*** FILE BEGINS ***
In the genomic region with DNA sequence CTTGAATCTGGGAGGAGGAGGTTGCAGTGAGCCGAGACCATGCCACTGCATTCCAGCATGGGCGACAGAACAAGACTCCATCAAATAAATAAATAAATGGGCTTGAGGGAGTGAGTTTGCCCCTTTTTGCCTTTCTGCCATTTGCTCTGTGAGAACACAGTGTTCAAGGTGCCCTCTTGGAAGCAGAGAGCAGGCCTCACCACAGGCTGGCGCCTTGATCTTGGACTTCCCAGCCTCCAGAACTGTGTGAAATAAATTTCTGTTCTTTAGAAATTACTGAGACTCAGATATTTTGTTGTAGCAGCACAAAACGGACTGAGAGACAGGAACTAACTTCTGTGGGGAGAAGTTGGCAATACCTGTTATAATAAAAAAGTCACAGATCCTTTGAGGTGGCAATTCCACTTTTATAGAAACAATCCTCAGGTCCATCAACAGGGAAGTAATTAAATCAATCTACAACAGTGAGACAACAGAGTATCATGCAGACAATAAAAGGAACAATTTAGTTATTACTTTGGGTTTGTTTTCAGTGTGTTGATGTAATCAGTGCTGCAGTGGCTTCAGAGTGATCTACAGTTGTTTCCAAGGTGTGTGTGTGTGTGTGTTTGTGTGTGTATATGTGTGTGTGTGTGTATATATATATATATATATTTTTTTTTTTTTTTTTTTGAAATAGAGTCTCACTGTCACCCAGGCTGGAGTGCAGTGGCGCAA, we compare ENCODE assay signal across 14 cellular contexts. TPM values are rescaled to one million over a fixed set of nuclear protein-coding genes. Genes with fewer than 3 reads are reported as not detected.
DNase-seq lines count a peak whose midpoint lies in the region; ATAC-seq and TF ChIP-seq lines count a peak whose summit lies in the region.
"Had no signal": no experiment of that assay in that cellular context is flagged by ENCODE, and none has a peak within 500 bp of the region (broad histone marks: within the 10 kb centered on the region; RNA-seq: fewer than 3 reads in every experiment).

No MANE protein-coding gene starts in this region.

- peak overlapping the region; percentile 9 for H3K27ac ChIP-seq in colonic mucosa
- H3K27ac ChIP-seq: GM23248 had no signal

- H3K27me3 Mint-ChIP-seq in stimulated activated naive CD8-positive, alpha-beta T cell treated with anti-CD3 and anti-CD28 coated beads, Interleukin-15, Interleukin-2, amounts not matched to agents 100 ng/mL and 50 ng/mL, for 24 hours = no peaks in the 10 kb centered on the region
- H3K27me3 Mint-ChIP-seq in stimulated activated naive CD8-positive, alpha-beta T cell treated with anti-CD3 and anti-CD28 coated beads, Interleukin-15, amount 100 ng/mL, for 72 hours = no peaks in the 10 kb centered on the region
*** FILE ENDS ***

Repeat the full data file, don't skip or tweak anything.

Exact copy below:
In the genomic region with DNA sequence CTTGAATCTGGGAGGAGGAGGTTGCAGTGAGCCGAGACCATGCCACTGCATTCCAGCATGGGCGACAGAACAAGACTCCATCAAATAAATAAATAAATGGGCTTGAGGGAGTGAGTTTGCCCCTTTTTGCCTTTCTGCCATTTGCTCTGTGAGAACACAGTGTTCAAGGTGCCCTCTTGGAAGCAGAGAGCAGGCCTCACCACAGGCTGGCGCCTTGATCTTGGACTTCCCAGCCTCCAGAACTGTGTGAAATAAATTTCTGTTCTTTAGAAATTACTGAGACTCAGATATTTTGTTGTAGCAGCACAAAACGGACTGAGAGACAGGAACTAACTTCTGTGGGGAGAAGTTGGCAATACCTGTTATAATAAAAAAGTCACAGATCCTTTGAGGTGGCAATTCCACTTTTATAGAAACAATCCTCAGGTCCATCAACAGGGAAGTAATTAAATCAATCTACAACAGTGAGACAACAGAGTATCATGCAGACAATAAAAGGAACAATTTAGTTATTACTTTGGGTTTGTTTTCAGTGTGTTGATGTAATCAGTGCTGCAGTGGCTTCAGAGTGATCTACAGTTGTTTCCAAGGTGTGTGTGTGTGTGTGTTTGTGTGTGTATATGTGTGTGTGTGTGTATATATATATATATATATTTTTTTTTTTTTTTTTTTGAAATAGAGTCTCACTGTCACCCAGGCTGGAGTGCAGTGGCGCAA, we compare ENCODE assay signal across 14 cellular contexts. TPM values are rescaled to one million over a fixed set of nuclear protein-coding genes. Genes with fewer than 3 reads are reported as not detected.
DNase-seq lines count a peak whose midpoint lies in the region; ATAC-seq and TF ChIP-seq lines count a peak whose summit lies in the region.
"Had no signal": no experiment of that assay in that cellular context is flagged by ENCODE, and none has a peak within 500 bp of the region (broad histone marks: within the 10 kb centered on the region; RNA-seq: fewer than 3 reads in every experiment).

No MANE protein-coding gene starts in this region.

- peak overlapping the region; percentile 9 for H3K27ac ChIP-seq in colonic mucosa
- H3K27ac ChIP-seq: GM23248 had no signal

- H3K27me3 Mint-ChIP-seq in stimulated activated naive CD8-positive, alpha-beta T cell treated with anti-CD3 and anti-CD28 coated beads, Interleukin-15, Interleukin-2, amounts not matched to agents 100 ng/mL and 50 ng/mL, for 24 hours = no peaks in the 10 kb centered on the region
- H3K27me3 Mint-ChIP-seq in stimulated activated naive CD8-positive, alpha-beta T cell treated with anti-CD3 and anti-CD28 coated beads, Interleukin-15, amount 100 ng/mL, for 72 hours = no peaks in the 10 kb centered on the region